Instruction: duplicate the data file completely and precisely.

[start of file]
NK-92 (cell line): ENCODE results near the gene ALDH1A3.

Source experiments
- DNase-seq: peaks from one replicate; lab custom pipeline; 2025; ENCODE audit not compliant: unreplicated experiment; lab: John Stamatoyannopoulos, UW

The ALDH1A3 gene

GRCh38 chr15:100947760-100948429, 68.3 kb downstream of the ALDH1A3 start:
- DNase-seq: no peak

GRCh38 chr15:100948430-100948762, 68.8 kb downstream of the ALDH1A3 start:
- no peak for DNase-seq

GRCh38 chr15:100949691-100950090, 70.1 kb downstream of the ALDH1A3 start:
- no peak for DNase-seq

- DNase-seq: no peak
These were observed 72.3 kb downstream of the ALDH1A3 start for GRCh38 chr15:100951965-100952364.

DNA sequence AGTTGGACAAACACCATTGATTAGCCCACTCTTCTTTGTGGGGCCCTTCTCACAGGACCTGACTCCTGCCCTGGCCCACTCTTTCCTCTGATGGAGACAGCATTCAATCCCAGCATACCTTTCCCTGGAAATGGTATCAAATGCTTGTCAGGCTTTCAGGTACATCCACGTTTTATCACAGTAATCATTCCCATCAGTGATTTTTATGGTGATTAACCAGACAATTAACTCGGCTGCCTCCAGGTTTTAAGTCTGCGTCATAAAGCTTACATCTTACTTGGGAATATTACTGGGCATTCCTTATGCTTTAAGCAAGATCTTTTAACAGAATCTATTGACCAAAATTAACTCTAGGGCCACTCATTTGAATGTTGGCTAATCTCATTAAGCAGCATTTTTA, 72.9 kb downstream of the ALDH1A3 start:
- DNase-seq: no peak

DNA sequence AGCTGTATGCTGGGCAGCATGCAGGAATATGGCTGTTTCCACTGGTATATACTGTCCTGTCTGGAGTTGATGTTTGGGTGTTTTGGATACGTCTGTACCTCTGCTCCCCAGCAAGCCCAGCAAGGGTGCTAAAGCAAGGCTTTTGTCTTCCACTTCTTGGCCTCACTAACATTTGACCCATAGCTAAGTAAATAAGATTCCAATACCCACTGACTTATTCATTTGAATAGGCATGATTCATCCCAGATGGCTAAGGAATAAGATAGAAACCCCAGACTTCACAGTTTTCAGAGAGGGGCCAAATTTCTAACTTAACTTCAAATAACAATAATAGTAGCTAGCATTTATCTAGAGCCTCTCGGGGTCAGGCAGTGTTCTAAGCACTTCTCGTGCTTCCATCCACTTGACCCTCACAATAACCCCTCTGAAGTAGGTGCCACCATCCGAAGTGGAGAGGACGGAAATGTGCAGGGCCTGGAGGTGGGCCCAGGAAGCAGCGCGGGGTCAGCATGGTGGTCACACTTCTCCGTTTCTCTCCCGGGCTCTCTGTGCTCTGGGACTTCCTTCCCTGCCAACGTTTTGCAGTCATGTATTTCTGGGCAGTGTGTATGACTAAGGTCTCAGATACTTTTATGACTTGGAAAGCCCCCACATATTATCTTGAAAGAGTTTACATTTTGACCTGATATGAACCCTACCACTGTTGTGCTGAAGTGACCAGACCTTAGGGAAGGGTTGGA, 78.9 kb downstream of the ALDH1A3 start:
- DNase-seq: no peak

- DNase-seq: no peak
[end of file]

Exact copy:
NK-92 (cell line): ENCODE results near the gene ALDH1A3.

Source experiments
- DNase-seq: peaks from one replicate; lab custom pipeline; 2025; ENCODE audit not compliant: unreplicated experiment; lab: John Stamatoyannopoulos, UW

The ALDH1A3 gene

GRCh38 chr15:100947760-100948429, 68.3 kb downstream of the ALDH1A3 start:
- DNase-seq: no peak

GRCh38 chr15:100948430-100948762, 68.8 kb downstream of the ALDH1A3 start:
- no peak for DNase-seq

GRCh38 chr15:100949691-100950090, 70.1 kb downstream of the ALDH1A3 start:
- no peak for DNase-seq

- DNase-seq: no peak
These were observed 72.3 kb downstream of the ALDH1A3 start for GRCh38 chr15:100951965-100952364.

DNA sequence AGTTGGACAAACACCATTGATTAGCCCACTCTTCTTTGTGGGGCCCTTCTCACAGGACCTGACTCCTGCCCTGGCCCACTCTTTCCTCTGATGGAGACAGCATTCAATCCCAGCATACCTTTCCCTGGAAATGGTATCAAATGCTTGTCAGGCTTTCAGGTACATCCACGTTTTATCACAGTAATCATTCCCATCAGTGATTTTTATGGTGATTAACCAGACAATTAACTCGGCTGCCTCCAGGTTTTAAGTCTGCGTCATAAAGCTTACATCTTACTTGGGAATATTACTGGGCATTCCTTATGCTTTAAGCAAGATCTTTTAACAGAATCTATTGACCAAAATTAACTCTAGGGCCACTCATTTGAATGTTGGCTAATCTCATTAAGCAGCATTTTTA, 72.9 kb downstream of the ALDH1A3 start:
- DNase-seq: no peak

DNA sequence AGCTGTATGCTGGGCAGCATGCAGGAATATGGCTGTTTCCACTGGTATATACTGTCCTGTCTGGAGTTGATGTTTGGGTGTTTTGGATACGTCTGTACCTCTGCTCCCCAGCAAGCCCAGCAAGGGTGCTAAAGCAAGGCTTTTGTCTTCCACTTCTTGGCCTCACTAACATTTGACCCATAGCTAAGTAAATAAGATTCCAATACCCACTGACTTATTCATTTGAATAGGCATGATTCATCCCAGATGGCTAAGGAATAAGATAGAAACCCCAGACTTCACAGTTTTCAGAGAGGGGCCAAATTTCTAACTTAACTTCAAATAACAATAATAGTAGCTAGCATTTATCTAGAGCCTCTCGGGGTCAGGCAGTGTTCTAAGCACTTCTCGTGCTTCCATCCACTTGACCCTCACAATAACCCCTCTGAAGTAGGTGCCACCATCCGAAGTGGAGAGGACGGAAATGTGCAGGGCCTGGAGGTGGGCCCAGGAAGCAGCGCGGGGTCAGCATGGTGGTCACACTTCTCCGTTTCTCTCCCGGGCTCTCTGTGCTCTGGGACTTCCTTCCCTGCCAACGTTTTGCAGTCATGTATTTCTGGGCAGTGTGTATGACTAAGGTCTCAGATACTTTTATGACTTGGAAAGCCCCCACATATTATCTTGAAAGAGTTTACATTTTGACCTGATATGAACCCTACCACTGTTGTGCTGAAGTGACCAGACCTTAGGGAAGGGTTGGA, 78.9 kb downstream of the ALDH1A3 start:
- DNase-seq: no peak

- DNase-seq: no peak